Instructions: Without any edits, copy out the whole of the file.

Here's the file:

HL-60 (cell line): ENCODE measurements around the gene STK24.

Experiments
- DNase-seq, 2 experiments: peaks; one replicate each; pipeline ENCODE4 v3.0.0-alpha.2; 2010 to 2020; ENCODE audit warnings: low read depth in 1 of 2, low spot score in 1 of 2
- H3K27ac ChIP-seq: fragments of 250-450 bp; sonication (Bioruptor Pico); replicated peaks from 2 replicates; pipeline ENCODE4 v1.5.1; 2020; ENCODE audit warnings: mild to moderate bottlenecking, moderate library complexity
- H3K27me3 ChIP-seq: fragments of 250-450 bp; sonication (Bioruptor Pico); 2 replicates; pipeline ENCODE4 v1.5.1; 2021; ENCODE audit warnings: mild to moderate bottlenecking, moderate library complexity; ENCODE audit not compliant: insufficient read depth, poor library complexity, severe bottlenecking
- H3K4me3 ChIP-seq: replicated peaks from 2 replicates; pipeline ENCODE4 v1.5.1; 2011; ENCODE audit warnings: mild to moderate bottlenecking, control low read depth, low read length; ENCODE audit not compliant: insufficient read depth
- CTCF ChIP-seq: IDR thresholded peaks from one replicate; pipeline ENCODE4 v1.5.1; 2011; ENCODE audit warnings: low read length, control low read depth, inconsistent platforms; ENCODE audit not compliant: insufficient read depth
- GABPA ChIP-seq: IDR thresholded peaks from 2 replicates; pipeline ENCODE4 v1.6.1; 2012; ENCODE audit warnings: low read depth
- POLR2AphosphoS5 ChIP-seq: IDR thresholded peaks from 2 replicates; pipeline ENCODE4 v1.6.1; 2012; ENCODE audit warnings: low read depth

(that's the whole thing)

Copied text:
HL-60 (cell line): ENCODE measurements around the gene STK24.

Experiments
- DNase-seq, 2 experiments: peaks; one replicate each; pipeline ENCODE4 v3.0.0-alpha.2; 2010 to 2020; ENCODE audit warnings: low read depth in 1 of 2, low spot score in 1 of 2
- H3K27ac ChIP-seq: fragments of 250-450 bp; sonication (Bioruptor Pico); replicated peaks from 2 replicates; pipeline ENCODE4 v1.5.1; 2020; ENCODE audit warnings: mild to moderate bottlenecking, moderate library complexity
- H3K27me3 ChIP-seq: fragments of 250-450 bp; sonication (Bioruptor Pico); 2 replicates; pipeline ENCODE4 v1.5.1; 2021; ENCODE audit warnings: mild to moderate bottlenecking, moderate library complexity; ENCODE audit not compliant: insufficient read depth, poor library complexity, severe bottlenecking
- H3K4me3 ChIP-seq: replicated peaks from 2 replicates; pipeline ENCODE4 v1.5.1; 2011; ENCODE audit warnings: mild to moderate bottlenecking, control low read depth, low read length; ENCODE audit not compliant: insufficient read depth
- CTCF ChIP-seq: IDR thresholded peaks from one replicate; pipeline ENCODE4 v1.5.1; 2011; ENCODE audit warnings: low read length, control low read depth, inconsistent platforms; ENCODE audit not compliant: insufficient read depth
- GABPA ChIP-seq: IDR thresholded peaks from 2 replicates; pipeline ENCODE4 v1.6.1; 2012; ENCODE audit warnings: low read depth
- POLR2AphosphoS5 ChIP-seq: IDR thresholded peaks from 2 replicates; pipeline ENCODE4 v1.6.1; 2012; ENCODE audit warnings: low read depth